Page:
Renovating and Indoor Air Quality - November 13th 2009


Renovating and Indoor Air Quality


As Canadians spend more time inside during the winter months with their furnaces running and windows sealed up, addressing healthy indoor air quality is crucial to keeping our homes healthy. Through our efforts to be energy efficient, today's homes are built to seal the heat in and keep the cool air out. Even if you don't live in a new home, you likely spent time weather stripping doors, caulking windows and upgrading insulation in walls and attics. As a result, you've succeeded to cut your heating bills, however at the same time you have made it more difficult for fresh air to circulate through your home and allow the stale air to move out. From the products we use to the way we approach upgrading our homes there are some considerations to keep in mind that can impact the air quality inside our homes.

One of the biggest issues that impact air quality is excess moisture usually caused from insufficient ventilation. Condensation on windows, peeling paint and musty smells are all indications of an indoor air quality problem. It's actually a sign of high humidity in the house. When excessive moisture or water accumulates, this creates the perfect conditions for mold spores, particularly if the moisture problem remains un-addressed. Humidity is measured by a hygrometer which can be obtained from hardware stores. Keep the humidity in your house below 50%. Ideal humidity is 30% - 40%. The way to control this is by increasing ventilation to reduce indoor moisture caused by daily household activities such as cooking, showering and bathing.

Adequate ventilation promotes a healthier home environment by circulating and renewing the air removing pollutants and excess humidity as well, it protects the structure of your home by removing excessive moisture. The "least" energy efficient way to ventilate in the winter months is through open doors, windows and other non air tight openings known as drafts. There is wide range of more effective devices to address ventilation. To start, use kitchen and bathroom exhaust fans that exhaust directly to the outside. Run your bathroom fan at least one hour after each shower and bath. Install a dehumidistat, a device to operate a ventilation system such as a bathroom fan, furnace motor or an HRV (heat recovery ventilation.) The settings of this unit is determined by the outside air temperature.

Consider installing a whole house ventilation system. A Heat Recovery Ventilators "HRV" or "Air to Air Exchanger" allows fresh air to enter while exhausting an equal amount of stale air and recovering the heat from the exhaust side using it to warm up the cooler fresher air coming in. This is by far the most economical way of improving the indoor air quality in the house while reducing energy consumption. Air is filtered before being redistributed in the house. If you suffer from allergies and asthma you can add a HEPA filtration system to the HRV. Check out www.lifebreath.com.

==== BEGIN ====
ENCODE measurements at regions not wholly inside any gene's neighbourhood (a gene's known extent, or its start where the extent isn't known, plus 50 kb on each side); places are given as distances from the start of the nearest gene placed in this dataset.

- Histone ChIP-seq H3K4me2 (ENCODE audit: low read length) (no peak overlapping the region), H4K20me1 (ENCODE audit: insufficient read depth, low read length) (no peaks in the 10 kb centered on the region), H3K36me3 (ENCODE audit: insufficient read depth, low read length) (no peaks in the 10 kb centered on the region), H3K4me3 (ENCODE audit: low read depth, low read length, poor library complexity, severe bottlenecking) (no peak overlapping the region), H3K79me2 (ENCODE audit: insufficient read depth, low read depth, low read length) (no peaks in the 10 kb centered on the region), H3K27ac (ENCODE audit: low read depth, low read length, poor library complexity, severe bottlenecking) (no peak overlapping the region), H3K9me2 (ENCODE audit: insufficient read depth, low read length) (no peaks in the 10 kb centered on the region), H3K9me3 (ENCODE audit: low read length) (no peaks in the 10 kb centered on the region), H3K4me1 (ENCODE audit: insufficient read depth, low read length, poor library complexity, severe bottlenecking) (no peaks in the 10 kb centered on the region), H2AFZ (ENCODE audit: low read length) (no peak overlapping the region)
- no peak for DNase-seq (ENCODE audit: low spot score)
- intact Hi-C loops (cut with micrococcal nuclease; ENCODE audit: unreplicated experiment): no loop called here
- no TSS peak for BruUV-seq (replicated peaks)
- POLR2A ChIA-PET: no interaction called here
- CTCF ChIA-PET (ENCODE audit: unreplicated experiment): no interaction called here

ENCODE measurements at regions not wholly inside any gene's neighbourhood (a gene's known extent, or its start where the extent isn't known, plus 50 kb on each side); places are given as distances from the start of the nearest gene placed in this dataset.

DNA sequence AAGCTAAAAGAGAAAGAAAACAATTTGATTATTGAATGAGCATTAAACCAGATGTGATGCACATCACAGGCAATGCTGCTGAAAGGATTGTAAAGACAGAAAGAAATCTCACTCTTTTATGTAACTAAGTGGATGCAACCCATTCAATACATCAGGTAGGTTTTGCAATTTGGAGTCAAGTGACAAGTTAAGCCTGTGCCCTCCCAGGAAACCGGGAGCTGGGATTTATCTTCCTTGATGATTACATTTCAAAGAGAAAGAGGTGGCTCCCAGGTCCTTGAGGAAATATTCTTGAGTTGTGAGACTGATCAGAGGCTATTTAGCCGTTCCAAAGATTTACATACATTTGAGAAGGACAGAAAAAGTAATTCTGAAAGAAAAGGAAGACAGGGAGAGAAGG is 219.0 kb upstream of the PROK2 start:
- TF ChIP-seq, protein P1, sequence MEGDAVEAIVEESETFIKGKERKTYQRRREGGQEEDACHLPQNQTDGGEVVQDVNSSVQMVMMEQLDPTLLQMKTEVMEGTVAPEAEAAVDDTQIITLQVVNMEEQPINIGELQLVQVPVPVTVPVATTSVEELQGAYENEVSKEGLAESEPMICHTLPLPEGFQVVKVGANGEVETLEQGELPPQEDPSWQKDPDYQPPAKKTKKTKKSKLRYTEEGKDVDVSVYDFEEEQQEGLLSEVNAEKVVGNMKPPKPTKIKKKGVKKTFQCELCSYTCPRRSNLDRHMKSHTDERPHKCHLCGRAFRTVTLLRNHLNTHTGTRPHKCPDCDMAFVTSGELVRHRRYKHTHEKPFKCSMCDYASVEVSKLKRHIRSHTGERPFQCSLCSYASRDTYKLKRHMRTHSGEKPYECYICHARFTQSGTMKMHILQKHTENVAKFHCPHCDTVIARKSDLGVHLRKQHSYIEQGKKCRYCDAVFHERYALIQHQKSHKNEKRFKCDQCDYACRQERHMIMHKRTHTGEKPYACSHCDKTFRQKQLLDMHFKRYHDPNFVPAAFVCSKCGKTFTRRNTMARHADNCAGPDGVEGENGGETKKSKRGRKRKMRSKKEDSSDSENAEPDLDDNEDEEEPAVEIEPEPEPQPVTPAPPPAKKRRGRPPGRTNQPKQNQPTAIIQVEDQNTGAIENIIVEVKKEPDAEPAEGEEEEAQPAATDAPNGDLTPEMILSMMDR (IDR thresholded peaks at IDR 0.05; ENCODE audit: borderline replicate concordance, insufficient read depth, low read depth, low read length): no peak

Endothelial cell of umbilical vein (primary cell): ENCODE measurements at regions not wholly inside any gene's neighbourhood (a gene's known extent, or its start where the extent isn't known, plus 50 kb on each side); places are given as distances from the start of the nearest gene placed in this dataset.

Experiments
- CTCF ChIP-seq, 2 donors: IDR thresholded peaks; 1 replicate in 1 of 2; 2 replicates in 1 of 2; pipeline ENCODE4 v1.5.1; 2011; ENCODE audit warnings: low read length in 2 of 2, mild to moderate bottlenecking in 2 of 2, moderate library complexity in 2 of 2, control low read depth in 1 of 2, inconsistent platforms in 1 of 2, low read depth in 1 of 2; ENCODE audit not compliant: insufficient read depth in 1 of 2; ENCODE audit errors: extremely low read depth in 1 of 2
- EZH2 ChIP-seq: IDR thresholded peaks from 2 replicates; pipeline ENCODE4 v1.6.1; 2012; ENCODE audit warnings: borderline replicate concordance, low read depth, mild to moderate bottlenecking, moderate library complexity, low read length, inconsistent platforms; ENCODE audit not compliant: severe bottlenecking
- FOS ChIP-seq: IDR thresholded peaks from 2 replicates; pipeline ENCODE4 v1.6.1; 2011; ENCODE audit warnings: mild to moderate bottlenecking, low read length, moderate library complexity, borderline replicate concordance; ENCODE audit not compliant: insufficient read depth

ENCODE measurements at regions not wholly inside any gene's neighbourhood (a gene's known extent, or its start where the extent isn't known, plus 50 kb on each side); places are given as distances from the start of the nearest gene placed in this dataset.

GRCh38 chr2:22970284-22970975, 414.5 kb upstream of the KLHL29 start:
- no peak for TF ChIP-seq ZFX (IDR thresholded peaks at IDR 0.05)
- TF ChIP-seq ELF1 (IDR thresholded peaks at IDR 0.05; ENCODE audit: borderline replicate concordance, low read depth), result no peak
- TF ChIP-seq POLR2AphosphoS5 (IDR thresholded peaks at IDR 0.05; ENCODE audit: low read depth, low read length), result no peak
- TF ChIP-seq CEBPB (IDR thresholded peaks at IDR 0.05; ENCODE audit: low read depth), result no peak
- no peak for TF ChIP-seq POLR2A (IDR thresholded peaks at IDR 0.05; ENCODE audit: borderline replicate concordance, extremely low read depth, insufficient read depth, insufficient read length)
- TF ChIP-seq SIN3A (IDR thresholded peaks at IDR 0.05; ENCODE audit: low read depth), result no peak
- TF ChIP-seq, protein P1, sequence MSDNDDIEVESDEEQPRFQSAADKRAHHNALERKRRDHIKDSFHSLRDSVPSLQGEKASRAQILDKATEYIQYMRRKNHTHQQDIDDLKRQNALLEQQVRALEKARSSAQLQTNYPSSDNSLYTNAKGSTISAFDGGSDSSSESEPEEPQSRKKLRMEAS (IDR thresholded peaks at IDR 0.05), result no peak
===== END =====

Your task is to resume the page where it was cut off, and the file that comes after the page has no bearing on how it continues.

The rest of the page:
Air Filtration - Filtering out pollutants is what cleans indoor air and maximizes indoor air quality. Check and clean or replace your furnace filters with a good quality filter on a monthly basis. Check the M.E.R.V. rating (Minimum Efficiency Reporting Value) This Furnace Air Filter comparison provides an overall review of the efficiency of commonly used furnace air filters. Another product available is The Ultimate Vent which replaces the fresh air intake vent on the outside of your home, designed to filter out insects, dust and air pollutants. Go to www.ultivent.com.

Have your heating ducts cleaned professionally after a major renovation or after new home construction as saw dust etc. do get in the heating ducts. It's ideal to have your heating ducts cleaned when you are replacing your furnace as well.

Have a qualified technician inspect and clean fuel-burning appliances yearly, to ensure they are in good working order and that they are properly sealed and vented. A working Carbon Monoxide detector is essential. Carbon monoxide is an odorless gas that is produced by a number of common household sources, including wood or gas fireplaces, gas furnaces and gas appliances. Carbon monoxide detectors warn you when the level of the gas in the air has become dangerous.

Whether you are installing new windows or upgrading your heating system, changing one item can cause issues elsewhere if your home's ventilation is not adjusted and could cause excess moisture and condensation problems. Your home must always be dealt with as a system.

There are several reasons why you may have air quality issues and there are a range of corrective measures. There may be ongoing health concerns with allergies and asthma triggered by dust or molds or perhaps the off gassing of new paint, furniture or flooring so it's important to choose products and materials wisely that won't contribute to the problem. In older homes moisture could be coming up through basements. If after all other measures are taken and there is still concern such as ongoing odors or excess condensation on walls and windows you may require a specially trained independent air quality inspectors or basement and foundation specialist to help diagnose the problem and determine corrective measures. For more information on these services contact Shell Busey's Home Services Referral Network at 1-888-266-8806 or www.AskShell.com.